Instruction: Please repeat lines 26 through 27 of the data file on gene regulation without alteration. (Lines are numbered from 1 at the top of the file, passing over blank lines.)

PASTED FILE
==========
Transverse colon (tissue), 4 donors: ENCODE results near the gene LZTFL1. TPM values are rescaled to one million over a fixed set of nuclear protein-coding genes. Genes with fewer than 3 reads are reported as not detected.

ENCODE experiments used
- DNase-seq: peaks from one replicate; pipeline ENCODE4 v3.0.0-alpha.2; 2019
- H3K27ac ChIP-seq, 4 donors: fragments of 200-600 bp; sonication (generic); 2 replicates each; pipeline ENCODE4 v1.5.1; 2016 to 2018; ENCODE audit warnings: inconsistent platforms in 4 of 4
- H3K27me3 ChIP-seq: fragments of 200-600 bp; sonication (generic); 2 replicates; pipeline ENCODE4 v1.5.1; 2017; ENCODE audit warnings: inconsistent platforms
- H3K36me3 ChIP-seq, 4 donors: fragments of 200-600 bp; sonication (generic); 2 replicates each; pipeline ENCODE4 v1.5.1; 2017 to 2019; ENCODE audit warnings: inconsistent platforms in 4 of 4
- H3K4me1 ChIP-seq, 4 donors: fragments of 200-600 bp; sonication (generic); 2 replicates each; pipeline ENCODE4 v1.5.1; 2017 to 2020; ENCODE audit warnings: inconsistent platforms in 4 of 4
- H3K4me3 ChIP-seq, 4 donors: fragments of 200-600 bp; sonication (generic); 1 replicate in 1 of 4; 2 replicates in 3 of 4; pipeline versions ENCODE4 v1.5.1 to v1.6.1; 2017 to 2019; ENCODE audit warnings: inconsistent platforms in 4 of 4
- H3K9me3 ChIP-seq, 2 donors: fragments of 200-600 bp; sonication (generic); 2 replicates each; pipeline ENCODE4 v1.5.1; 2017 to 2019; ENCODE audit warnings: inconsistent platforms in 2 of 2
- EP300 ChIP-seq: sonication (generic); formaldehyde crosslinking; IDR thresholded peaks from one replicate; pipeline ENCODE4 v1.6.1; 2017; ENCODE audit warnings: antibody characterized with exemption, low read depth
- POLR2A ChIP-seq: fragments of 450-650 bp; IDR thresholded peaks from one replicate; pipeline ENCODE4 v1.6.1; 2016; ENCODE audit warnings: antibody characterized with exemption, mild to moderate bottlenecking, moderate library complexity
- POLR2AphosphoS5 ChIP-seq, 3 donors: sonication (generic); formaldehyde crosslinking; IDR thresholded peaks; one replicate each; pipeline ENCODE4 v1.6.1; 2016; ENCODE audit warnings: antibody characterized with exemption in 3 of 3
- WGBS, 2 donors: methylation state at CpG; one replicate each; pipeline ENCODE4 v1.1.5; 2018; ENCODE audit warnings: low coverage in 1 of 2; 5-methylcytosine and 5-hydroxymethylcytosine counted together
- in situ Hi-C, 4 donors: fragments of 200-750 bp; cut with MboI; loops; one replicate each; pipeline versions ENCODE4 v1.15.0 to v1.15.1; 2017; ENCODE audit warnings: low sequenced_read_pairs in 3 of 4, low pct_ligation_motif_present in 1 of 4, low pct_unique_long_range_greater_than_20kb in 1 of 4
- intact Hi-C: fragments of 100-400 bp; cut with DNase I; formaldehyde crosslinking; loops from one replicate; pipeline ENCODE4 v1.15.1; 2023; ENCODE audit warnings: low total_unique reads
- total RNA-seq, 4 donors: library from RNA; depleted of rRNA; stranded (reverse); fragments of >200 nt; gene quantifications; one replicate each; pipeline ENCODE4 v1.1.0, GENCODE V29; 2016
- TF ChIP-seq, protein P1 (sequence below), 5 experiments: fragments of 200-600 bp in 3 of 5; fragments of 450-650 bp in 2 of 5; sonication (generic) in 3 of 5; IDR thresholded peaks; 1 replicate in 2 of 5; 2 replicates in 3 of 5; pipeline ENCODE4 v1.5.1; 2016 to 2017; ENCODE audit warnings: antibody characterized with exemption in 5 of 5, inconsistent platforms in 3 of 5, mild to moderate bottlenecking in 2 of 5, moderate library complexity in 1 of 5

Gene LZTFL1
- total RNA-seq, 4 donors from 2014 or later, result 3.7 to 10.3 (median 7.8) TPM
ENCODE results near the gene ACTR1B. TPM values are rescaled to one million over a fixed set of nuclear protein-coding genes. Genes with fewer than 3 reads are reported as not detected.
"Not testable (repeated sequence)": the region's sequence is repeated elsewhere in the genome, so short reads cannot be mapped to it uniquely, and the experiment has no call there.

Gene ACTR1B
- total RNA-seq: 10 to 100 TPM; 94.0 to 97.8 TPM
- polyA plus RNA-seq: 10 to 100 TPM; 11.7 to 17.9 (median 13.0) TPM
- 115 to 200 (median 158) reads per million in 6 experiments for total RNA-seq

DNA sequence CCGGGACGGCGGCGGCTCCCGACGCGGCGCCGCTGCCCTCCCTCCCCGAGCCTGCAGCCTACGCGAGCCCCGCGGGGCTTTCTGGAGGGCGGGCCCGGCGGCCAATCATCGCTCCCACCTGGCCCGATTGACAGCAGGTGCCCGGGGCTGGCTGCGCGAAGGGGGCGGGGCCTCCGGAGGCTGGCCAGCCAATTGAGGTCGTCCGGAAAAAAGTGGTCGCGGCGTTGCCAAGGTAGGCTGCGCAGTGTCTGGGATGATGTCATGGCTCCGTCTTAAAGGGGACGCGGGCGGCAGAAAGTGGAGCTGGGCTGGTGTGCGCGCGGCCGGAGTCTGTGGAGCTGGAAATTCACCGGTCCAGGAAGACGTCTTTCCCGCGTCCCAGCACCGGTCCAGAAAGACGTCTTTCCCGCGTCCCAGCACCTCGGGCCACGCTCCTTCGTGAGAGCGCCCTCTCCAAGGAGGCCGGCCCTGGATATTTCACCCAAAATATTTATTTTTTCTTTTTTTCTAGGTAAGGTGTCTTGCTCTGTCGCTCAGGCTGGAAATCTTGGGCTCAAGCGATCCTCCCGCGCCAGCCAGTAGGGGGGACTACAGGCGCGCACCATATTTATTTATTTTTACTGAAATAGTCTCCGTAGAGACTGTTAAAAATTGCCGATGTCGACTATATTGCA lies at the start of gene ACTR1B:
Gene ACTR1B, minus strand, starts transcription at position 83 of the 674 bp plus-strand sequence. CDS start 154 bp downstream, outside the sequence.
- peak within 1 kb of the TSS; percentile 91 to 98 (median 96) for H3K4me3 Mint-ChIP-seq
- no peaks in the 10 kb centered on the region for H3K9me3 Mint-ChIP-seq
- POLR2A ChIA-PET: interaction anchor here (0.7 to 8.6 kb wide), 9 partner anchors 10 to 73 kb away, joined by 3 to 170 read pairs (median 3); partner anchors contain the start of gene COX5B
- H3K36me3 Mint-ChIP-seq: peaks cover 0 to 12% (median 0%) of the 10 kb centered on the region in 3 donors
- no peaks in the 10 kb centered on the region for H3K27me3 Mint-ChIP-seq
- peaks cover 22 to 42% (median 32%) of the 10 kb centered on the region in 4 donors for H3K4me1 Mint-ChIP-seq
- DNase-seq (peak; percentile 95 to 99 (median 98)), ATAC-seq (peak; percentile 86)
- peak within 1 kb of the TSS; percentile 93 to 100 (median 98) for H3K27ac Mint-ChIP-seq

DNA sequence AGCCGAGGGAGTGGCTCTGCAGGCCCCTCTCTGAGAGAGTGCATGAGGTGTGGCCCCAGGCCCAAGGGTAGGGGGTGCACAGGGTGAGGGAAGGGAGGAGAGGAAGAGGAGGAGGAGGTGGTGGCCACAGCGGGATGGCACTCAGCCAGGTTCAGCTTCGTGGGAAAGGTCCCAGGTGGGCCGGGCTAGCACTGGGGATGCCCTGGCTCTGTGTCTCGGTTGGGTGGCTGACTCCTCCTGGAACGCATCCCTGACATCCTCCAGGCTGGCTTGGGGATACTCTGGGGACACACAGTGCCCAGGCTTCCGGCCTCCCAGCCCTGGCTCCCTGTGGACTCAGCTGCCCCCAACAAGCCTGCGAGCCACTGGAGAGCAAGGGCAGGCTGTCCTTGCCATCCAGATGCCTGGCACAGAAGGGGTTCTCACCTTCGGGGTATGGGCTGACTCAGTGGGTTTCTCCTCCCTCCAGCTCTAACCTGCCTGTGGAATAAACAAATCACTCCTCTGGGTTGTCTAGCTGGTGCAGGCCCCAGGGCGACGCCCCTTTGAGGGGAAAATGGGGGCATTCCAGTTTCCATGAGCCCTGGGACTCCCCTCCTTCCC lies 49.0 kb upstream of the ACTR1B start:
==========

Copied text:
DNA sequence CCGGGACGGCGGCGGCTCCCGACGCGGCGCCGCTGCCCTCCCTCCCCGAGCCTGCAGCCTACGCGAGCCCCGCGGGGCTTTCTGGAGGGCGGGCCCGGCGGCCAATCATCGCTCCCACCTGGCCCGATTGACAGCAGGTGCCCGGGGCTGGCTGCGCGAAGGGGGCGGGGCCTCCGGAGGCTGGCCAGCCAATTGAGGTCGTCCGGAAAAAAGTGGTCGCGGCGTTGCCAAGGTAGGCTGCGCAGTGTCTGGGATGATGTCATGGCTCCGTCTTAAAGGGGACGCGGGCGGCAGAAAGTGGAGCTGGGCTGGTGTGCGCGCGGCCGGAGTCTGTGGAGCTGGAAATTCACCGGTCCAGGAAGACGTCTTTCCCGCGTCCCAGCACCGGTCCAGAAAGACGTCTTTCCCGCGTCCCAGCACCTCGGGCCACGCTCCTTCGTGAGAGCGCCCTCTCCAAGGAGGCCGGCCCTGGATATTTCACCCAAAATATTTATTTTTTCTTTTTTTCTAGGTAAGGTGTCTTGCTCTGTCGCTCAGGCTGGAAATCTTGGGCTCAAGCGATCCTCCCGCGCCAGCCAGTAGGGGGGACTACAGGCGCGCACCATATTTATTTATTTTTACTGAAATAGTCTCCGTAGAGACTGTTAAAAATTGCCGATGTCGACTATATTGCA lies at the start of gene ACTR1B:
Gene ACTR1B, minus strand, starts transcription at position 83 of the 674 bp plus-strand sequence. CDS start 154 bp downstream, outside the sequence.